Supplier Numbers Suggest Apple Watch Sales Are Below Analyst Expectations


The Wall Street Journal has released some data that hints at how the Apple Watch has been doing so far. The report cites shipment information provided by analyst Mark Li from Taiwan’s Advanced Semiconductor Engineering’s (ASE) most recent earnings call.

ASE is the company that build the S1 package that houses many chips and sensors used in the Apple Watch. An ASE subsidiary reportedly failed to meet its break-even volume of two million units shipped per month during the second quarter and does not believe it will meet its third quarter targets.

The company’s failure to meet this target suggests the Apple Watch is not selling nearly as well as analysts expected.

“The shortfall of Apple Watch is a disappointment,” Mr. Li wrote in a note to clients. “We came in with a low expectation but below break-even still surprised us.”

In an interview, Mr. Li said it is unusual for a company like ASE not to reach break-even volume during a typically busy period like the third quarter, especially when dealing with a new product.

He said that he now expects ASE to fall short of his forecast of shipping 18 million units this year, peaking in June.”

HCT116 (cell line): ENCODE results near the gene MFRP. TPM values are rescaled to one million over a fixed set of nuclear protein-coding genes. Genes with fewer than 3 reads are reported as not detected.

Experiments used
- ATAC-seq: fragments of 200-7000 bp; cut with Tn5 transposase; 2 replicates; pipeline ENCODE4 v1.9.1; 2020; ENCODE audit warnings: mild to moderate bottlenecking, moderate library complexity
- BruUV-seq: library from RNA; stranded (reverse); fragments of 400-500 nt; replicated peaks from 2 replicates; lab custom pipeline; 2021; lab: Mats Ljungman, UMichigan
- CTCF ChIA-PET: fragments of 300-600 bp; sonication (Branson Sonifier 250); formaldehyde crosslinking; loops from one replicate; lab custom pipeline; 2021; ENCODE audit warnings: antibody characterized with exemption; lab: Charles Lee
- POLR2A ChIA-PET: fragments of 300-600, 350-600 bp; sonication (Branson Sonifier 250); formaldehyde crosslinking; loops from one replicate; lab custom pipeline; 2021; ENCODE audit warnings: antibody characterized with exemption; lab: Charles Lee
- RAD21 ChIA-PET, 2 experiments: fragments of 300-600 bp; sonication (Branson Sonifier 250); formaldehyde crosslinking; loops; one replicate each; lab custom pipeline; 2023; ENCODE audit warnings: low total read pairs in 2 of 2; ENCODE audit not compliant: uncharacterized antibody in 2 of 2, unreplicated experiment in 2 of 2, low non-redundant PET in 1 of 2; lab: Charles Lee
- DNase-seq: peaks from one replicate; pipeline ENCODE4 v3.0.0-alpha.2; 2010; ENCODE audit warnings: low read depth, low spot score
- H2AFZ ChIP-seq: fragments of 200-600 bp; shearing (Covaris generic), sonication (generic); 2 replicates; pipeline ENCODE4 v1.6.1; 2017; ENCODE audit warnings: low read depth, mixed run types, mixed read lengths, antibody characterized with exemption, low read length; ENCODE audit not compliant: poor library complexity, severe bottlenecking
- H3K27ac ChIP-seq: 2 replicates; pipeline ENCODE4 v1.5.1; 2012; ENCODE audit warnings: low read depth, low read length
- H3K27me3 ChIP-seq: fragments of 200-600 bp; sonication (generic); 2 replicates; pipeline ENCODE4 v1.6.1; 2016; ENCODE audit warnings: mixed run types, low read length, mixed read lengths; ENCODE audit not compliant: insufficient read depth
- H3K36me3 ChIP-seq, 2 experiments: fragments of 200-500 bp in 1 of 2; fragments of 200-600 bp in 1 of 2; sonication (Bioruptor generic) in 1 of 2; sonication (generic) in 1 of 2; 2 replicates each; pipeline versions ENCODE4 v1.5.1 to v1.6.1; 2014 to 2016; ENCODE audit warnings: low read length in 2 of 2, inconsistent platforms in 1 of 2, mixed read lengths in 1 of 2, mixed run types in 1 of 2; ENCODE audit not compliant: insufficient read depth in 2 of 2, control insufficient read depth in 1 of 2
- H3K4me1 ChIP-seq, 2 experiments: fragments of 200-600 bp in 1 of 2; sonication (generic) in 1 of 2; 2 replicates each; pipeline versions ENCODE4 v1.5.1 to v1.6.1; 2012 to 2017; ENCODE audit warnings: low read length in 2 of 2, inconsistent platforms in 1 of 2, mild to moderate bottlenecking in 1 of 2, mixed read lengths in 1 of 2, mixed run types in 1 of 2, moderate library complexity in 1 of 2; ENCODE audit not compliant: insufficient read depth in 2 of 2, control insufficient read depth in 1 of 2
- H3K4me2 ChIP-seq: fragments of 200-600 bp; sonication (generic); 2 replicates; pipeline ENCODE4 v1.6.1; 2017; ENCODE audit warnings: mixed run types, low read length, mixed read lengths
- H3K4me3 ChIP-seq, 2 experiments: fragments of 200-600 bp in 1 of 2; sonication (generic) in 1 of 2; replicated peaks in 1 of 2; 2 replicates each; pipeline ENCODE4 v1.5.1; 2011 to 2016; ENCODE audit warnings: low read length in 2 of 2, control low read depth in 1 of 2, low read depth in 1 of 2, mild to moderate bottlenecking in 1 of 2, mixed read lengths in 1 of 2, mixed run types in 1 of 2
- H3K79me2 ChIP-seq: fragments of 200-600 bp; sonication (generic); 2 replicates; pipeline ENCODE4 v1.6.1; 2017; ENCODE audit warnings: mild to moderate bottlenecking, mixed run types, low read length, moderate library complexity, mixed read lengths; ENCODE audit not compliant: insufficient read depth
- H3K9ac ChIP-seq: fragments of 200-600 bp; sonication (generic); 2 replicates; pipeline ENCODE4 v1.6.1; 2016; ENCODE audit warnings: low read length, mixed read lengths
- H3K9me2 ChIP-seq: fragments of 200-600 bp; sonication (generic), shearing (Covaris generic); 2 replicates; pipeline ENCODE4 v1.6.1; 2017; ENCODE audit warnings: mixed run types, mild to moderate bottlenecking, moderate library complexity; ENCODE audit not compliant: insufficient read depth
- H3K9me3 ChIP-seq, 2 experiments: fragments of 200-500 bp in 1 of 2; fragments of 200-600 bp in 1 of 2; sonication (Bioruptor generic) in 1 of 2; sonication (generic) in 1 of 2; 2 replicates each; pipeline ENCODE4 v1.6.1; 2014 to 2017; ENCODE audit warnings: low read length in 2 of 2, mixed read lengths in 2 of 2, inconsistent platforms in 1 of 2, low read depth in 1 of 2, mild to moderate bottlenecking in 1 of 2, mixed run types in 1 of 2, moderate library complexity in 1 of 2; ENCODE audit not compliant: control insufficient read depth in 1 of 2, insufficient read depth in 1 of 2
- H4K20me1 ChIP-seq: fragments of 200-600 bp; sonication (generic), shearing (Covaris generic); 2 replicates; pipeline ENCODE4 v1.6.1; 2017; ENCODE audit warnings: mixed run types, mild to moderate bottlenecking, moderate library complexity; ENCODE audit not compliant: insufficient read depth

Before Apple’s earnings call, analyst estimates of Apple Watch sales during its first quarter of availability ranged from 2.85 million to 5.7 million. After the call, analysts adjusted their estimates to values between 2.2 million and 3 million units.

During the earnings call, Apple CEO Tim Cook said Apple Watch sales “exceeded expectations,” despite supply continuing to trail demand at the end of the quarter. Apple CFO Luca Maestri said that the current revenue from the Apple Watch was well over $952 million, but did not provide any further insight into sales.

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  • johnnygoodface

    The more I read the WSJ, the more they disappoint me: their news don’t seem based on facts but on sensationalism!

  • Tim

    Is anyone surprised? When Apple won’t tell anyone how many units have sold, I’d surmise that it’s because the numbers aren’t exactly something to brag about.